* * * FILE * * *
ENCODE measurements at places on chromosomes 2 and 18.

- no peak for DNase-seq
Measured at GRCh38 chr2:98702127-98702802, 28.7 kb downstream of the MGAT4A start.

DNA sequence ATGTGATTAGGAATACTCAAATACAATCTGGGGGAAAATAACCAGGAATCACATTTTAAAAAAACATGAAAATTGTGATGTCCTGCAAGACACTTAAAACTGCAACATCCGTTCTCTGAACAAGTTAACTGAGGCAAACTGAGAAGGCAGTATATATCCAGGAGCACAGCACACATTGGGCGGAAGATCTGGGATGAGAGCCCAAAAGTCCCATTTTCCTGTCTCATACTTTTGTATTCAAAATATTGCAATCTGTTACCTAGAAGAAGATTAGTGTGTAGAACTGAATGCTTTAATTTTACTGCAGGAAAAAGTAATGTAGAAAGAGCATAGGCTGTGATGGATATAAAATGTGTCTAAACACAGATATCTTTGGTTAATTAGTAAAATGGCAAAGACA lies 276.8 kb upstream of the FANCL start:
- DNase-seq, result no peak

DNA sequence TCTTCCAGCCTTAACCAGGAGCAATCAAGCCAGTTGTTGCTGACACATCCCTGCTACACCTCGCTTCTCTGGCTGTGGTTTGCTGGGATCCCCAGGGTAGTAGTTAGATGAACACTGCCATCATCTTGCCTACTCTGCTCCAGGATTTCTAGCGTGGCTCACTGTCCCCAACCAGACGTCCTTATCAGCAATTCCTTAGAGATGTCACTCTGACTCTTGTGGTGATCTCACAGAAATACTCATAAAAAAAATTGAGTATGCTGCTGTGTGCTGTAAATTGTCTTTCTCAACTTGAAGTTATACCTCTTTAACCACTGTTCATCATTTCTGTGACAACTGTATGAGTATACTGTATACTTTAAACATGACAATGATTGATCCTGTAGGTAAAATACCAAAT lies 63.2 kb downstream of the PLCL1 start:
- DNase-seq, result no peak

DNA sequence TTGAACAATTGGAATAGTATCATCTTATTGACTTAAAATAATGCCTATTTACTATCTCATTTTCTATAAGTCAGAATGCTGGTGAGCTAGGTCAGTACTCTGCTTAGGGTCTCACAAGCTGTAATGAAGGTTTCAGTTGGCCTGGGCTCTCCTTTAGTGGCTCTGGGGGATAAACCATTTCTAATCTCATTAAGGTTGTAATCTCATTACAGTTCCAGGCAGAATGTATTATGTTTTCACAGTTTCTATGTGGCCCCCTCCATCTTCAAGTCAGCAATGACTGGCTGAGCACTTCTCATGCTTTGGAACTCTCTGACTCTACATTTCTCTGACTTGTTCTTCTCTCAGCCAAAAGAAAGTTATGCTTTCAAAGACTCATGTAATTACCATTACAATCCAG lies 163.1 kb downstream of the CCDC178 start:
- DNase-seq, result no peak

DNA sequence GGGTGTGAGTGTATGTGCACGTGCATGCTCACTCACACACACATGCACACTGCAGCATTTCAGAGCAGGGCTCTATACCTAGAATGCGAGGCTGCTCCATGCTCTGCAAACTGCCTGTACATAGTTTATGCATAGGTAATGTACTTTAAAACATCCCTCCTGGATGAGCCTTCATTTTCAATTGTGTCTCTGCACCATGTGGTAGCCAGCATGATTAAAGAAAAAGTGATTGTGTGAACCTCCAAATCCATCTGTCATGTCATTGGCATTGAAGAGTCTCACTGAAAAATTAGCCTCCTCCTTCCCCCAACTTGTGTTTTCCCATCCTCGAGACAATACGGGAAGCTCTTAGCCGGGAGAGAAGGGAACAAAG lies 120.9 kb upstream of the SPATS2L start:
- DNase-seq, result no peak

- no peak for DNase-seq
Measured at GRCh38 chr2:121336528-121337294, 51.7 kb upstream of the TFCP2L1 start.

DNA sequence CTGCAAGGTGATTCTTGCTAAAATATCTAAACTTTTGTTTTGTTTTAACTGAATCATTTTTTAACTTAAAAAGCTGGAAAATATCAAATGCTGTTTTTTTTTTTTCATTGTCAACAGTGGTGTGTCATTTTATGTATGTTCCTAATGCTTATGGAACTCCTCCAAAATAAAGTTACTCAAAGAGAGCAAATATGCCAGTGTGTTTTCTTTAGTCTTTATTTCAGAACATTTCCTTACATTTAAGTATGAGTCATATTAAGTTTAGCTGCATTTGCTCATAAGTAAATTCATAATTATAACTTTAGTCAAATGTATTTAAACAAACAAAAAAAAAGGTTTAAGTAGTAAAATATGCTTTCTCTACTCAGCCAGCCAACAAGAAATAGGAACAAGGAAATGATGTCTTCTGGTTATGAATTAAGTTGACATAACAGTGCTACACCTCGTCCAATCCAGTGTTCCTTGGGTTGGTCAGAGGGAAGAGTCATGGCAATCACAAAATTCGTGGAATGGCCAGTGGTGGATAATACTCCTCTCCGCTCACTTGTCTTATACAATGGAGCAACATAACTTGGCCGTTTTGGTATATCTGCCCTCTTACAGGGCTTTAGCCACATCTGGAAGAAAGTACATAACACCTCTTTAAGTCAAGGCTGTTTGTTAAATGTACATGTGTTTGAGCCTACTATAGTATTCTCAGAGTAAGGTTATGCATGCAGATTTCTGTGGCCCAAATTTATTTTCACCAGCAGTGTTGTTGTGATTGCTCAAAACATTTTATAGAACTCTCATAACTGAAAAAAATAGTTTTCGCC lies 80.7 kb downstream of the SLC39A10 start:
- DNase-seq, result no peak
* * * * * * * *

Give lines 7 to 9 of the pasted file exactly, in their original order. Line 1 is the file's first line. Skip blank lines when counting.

- DNase-seq, result no peak

DNA sequence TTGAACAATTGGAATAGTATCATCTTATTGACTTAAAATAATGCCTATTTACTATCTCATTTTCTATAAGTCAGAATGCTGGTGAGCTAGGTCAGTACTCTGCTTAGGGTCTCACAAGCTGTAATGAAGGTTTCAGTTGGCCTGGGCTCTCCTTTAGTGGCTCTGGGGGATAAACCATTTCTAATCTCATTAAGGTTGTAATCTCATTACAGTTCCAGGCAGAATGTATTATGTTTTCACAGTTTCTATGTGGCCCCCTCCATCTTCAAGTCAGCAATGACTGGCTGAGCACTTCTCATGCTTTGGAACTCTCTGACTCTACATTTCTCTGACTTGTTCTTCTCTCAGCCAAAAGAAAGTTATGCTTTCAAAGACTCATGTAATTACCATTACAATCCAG lies 163.1 kb downstream of the CCDC178 start:
- DNase-seq, result no peak